5. Intellectual, Emotional and Financial Fulfilment and Opportunities

Heart. Head. Wallet. Put quite simply, create an environment within your company that allows your team members to be emotionally fulfilled, intellectually stimulated and financially rewarded (preferably with the opportunity to share in the companies wealth/profits which they have the ability to directly contribute to in terms of growing the companies’ performance) you’ll have created a company that, with the right team members involved, will grow itself.

6. Attitude and Results

Skill can be trained. Attitude, unfortunately, most times is hard wired, but can be changed, but usually only by the person themselves. If you have all of the above in place, you’ll have put plenty of work and energy into creating a fantastic business and an environment of opportunity for the right people. The key word in that last sentence being ’right’. Right mindset, right desire, right outlook and right attitude. The last thing you want to do is put all of that in jeopardy by adding the wrong team members to the company. When recruiting, keep it simple, attitude must be a fit, if it’s not, regardless of the potential benefits of someone’s apparent skill, the rewards will not be worth the pain of the disruption the wrong attitude will create within your company. If skill is too far apart, not much you can do about that, but if you think someone has the right attitude and skill is close, maybe they can be trained up, remember, a burning desire to succeed can almost never be trained into someone. In terms of keeping and growing the right people (especially current ones already on board), again, keep it simple; ask yourself two questions: Do they have the right attitude? If yes, excellent, if No, a frank discussion is needed immediately and if no change in attitude, then another company may be a better option for them. Are they getting the results and outcomes they are accountable and responsible for? If yes, excellent (as long as the attitude is also what it should be) they are a potential future leader. If no and their attitude is not a right fit, this is a no brainer, you’re not the right company for them. If no and they have the right attitude, can you up-skill them provide more training or move them to a different area of the business. If all else fails in this case and none of those are options, what can you do to help them get into the right company where they can put the skills they do have to good use (they deserve the help).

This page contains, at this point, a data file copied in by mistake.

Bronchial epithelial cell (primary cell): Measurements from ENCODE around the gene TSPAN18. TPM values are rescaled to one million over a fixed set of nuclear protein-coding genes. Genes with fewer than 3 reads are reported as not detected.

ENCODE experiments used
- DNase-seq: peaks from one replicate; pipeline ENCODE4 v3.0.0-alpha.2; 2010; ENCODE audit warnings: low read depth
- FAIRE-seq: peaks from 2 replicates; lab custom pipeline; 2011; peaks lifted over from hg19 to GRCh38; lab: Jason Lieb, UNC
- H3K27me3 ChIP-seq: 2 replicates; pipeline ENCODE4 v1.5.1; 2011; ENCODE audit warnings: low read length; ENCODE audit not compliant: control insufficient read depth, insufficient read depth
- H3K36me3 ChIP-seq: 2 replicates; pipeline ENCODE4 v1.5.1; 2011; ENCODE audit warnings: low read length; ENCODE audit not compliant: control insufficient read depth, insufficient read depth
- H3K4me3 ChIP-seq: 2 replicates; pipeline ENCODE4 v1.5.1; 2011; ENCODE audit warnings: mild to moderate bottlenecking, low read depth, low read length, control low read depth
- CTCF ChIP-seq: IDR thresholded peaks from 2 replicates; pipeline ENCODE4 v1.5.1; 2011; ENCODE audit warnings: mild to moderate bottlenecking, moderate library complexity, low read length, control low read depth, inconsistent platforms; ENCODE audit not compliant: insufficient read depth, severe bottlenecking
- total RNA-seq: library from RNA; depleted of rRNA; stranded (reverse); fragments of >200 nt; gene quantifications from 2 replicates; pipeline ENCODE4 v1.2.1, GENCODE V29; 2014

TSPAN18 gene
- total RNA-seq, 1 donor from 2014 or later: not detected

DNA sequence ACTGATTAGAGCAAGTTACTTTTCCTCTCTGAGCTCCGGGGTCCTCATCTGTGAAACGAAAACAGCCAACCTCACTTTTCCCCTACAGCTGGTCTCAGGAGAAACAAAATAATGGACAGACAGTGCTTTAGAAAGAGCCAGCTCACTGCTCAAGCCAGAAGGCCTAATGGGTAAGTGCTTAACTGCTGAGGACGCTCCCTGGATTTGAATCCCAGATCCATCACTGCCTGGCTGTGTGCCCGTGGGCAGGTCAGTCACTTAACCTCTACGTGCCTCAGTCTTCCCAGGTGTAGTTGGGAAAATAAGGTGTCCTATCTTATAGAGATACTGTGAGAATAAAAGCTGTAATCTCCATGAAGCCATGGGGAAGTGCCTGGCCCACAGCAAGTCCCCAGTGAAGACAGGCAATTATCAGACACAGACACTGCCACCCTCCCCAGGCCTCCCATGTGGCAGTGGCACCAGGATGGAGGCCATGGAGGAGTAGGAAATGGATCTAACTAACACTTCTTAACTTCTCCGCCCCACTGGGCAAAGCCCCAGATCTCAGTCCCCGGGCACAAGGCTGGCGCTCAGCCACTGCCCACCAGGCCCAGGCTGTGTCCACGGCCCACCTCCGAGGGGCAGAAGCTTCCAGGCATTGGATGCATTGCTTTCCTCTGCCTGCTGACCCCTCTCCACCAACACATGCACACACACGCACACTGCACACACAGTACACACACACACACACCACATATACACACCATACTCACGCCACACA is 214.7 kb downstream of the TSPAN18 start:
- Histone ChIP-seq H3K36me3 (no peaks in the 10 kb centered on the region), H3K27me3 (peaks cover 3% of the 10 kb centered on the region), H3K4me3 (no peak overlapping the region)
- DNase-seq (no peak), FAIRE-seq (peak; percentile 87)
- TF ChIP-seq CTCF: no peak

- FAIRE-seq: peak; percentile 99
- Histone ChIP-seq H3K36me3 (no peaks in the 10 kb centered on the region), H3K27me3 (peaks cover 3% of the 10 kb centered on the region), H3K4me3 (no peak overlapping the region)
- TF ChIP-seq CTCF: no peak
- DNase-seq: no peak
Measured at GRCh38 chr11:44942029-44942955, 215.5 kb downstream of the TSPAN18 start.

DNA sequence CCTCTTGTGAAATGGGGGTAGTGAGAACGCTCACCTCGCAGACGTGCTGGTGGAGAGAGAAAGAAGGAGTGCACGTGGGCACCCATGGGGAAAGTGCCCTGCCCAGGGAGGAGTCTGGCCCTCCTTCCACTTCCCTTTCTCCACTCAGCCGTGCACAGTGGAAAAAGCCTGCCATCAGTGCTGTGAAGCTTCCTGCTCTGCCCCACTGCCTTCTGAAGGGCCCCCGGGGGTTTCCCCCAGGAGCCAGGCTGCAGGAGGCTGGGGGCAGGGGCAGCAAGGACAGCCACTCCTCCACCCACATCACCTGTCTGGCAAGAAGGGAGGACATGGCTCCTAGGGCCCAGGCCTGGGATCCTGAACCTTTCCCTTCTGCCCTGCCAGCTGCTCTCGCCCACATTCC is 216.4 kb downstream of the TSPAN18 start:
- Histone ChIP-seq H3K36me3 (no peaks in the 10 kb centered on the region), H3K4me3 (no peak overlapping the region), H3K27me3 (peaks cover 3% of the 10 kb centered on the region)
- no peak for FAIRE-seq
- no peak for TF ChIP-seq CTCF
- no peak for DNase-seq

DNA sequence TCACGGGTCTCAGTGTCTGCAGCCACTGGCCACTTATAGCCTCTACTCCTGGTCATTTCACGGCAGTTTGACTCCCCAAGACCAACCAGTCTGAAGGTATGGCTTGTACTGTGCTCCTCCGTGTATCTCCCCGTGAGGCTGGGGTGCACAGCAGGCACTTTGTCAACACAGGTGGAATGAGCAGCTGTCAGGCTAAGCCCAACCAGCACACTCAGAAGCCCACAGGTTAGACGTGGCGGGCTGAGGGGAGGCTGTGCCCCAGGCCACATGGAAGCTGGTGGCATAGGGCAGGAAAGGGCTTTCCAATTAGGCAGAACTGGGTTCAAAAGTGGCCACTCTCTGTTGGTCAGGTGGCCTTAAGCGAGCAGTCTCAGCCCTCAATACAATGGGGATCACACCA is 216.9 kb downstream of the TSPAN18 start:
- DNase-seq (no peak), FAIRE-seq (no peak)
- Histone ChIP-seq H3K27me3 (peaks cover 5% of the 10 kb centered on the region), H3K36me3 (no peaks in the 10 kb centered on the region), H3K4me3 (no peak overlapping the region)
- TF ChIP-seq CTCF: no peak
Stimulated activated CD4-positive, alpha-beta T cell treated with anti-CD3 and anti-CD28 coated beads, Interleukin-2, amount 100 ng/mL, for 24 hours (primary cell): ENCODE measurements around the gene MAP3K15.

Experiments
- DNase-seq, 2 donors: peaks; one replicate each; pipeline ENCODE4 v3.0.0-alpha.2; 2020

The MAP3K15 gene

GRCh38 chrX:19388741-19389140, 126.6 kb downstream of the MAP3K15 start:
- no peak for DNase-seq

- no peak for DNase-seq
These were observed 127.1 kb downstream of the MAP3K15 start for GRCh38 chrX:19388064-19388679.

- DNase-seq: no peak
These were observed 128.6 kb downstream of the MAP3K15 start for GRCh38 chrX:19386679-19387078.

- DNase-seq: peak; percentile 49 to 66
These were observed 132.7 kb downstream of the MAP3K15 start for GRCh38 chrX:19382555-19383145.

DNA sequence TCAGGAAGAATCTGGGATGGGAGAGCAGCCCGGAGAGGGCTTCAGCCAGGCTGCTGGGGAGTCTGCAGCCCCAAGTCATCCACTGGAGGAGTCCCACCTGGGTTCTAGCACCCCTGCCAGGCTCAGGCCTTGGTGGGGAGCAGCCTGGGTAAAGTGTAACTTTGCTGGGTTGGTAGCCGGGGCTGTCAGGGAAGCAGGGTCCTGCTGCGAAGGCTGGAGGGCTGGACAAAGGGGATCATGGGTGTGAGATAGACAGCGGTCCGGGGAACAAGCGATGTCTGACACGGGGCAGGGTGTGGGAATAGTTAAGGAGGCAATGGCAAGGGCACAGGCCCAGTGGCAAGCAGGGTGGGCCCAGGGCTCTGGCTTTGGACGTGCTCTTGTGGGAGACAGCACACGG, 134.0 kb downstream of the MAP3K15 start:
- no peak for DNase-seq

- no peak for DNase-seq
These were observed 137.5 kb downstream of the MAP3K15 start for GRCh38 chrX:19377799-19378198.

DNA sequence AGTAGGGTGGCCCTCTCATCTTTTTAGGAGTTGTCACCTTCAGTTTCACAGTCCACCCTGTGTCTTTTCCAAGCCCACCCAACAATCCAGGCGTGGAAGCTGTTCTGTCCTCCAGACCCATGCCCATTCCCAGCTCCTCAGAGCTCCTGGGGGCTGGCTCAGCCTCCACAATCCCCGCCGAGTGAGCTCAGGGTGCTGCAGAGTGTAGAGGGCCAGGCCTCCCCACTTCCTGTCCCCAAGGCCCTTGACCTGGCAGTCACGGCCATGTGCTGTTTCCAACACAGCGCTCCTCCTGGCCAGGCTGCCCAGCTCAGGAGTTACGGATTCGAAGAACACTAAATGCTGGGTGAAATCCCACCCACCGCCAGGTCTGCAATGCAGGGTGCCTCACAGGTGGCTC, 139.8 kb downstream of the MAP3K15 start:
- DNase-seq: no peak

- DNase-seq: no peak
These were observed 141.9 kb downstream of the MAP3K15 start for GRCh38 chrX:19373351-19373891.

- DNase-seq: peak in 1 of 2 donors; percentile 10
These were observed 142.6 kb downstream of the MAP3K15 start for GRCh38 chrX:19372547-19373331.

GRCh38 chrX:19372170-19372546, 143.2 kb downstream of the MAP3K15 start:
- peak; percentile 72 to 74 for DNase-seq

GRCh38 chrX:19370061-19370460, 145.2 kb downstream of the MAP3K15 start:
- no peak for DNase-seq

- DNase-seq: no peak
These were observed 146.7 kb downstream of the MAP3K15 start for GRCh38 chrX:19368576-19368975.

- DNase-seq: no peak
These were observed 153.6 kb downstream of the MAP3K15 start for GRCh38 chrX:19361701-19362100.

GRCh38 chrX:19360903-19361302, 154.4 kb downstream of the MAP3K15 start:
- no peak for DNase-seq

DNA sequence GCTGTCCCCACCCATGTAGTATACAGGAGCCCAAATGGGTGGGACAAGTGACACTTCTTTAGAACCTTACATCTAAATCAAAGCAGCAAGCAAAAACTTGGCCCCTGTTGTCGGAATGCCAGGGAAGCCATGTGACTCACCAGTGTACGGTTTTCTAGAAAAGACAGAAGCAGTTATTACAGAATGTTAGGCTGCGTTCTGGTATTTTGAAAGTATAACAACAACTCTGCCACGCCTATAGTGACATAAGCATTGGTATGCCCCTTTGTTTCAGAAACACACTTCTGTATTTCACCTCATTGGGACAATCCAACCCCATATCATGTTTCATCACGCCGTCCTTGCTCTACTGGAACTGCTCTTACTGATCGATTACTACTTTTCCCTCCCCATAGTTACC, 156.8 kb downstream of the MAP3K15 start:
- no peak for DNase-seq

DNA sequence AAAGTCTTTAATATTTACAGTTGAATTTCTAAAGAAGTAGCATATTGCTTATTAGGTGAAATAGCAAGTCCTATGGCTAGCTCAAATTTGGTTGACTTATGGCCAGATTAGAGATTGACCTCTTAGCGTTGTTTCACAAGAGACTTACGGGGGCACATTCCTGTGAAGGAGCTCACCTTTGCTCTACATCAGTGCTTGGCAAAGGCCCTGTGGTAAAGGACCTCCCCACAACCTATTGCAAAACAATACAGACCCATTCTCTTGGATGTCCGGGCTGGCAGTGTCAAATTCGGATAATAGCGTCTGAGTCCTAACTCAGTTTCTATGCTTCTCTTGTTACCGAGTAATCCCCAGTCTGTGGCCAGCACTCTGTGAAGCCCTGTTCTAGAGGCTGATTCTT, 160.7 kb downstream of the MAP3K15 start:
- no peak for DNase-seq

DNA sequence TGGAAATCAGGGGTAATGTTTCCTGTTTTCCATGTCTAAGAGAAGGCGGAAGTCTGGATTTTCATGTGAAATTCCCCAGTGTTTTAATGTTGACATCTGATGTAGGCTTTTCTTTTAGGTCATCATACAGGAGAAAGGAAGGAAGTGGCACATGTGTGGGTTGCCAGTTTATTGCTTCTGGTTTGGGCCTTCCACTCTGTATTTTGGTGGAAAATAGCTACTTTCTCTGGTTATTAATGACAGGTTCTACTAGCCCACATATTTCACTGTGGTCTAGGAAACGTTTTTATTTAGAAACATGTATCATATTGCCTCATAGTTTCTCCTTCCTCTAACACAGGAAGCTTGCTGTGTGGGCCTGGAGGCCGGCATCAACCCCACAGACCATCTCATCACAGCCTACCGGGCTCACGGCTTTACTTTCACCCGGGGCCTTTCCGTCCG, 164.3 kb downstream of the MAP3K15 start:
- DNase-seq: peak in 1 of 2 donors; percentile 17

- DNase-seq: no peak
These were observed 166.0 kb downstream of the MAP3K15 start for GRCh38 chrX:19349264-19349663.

7. Leadership

Leadership sets the tone. No business can rise above the constraints of its leaders. Leadership has the duty and responsibility to make sure all of the above are in place. Leadership requires ethics and honesty, disambiguation and must live by the same rules as everyone one else in the company. Leaders help team members become the future leaders of the company by example. People want to work with great leaders!

Eric J. Gregory is the Author of ‘Would you like Profits with that?’ and the founder of

Gregory Business & Trades Coaching which specialises in working with SME Business Owners

and Entrepreneurs. For more information about Eric and his company

Please see